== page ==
Once we had a contract, a title, an advance and an editor to take our book through to publication we had two more revisions to do. Our new editor explained that she wanted us to take away anything that got between the reader and the material. That included removing the boxes in which we had examples as well as the references, (we come from research backgrounds). Lindsay described this style as ‘less academic’, although it hadn’t seemed especially academic to us, just good practice!

More of our experiences and beliefs

Finally, she suggested that all these revisions had removed us from the text, so we should put ourselves back in. So we did.

101 RWA pileAfter that it was a question of proofreading, by which time we never wanted to see it again – until our copies of the bound book arrived, and then we were excited all over again.

 

More things we learned from the editors

Editors helped the book become better than our original text, better for the reader. They have helped us publish the book we wanted to publish. And we learned some useful writing skills in the process.

Editors helped with the title and sub-title, and ideas for the cover – all of which make the book more appealing and attractive to readers.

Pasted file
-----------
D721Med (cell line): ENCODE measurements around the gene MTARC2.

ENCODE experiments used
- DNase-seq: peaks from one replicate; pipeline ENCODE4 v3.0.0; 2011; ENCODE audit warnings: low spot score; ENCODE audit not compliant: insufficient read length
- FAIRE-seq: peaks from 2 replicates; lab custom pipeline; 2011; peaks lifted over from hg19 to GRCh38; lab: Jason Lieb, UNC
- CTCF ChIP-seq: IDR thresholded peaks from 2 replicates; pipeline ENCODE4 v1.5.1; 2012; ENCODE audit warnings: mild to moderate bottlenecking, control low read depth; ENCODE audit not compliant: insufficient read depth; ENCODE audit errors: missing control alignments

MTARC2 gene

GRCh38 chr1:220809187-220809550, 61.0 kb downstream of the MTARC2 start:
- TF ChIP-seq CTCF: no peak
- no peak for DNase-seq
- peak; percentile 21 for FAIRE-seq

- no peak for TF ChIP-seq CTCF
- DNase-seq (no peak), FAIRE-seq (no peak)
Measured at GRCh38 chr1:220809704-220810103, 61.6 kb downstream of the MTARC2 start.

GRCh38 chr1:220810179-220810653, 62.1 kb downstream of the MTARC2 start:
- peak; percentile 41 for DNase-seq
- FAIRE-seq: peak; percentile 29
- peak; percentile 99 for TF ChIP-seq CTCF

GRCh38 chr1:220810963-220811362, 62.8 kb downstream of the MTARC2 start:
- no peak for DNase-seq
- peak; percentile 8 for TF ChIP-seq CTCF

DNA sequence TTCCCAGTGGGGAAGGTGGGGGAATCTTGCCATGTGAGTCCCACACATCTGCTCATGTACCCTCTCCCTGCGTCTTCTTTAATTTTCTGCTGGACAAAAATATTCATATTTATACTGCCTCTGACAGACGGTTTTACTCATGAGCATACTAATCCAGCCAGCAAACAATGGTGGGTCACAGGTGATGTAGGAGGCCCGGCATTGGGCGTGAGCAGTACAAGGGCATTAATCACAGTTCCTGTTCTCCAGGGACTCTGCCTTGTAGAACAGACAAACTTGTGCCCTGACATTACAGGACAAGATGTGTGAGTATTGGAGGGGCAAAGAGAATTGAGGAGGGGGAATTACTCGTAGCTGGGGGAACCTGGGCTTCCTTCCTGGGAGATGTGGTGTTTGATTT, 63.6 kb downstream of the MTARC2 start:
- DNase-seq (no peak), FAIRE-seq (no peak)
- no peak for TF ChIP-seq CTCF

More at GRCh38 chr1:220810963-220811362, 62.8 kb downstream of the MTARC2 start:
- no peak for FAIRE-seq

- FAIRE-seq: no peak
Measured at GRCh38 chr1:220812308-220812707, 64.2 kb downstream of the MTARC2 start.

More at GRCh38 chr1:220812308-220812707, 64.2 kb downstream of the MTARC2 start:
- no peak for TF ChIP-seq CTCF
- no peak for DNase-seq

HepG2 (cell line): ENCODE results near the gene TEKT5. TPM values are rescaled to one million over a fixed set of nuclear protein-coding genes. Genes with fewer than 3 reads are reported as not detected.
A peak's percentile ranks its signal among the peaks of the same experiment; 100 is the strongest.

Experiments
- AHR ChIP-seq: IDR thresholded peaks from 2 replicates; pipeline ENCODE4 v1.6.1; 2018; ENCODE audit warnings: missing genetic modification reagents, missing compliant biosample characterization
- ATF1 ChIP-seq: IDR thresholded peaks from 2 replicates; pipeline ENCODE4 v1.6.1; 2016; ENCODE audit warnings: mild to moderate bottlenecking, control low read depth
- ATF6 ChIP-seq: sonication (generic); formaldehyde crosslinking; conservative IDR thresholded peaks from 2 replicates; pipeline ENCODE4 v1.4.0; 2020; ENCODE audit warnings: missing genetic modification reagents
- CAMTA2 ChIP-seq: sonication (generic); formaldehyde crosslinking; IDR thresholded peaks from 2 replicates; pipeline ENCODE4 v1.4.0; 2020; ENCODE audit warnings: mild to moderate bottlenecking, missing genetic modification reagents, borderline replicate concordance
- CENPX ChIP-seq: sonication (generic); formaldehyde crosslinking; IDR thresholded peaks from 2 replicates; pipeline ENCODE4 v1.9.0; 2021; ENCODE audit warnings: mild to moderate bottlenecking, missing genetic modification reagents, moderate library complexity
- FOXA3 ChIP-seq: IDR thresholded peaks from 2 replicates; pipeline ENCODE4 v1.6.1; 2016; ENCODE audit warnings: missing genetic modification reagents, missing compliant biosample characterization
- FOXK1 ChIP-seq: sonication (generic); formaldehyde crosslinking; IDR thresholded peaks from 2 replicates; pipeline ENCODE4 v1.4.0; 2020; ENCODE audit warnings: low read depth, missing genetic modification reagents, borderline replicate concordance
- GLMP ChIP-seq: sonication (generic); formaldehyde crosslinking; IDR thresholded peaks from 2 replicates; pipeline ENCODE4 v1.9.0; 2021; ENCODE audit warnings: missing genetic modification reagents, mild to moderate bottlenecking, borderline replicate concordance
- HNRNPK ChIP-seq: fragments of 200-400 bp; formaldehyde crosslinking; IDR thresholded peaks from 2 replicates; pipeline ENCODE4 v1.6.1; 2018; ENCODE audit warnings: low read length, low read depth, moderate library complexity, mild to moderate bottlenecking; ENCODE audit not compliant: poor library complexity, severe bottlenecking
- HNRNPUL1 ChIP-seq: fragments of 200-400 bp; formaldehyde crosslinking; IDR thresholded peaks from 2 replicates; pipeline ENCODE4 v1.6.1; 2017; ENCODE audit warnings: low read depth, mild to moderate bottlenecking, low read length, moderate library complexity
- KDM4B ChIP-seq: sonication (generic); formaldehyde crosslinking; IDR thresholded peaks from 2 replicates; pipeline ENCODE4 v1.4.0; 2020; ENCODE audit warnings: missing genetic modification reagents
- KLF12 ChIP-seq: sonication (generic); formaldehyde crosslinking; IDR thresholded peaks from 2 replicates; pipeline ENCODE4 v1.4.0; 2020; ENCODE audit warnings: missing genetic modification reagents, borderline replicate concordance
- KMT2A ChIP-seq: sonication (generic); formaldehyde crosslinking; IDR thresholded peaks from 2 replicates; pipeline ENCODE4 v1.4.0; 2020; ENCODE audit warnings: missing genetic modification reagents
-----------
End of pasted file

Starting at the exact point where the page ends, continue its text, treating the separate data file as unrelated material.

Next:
113 AchnowlEditors are young and female. Nearly everyone we met in relation to our book is young and female. And very, very good. Our acknowledgements are not adequate.

We met every deadline, which meant that copies were available before the publication date for people who had pre-ordered, and for advance events, such as Ways with Words.

And …

We were delighted to learn last week that our book was number one on the GuardianBooks webpage and that on Saturday in the Guardian Review it was at the top of the bestsellers list through Guardian Bookshop.

Our meeting with our editor was the subject of blogposts in January. They were Preparing to meet our editor and A Meeting with Attitude.

 

You can order Retiring with Attitude at the Guardian Bookshop or at Hive and other on-line stores. It is also now available from bookshops.

Caroline Lodge and Eileen Carnell

 

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Holding Our Nerve and Finding a Publisher

It’s hard to remember – now that publication is upon us – how long it took to find a publisher for our book about retirement: Retiring with Attitude. It was frustrating, emotional and hard work. One of the blessings of writing collaboratively is that when one of us is ready to give up the other stays optimistic and we both go on having ideas about who to approach next.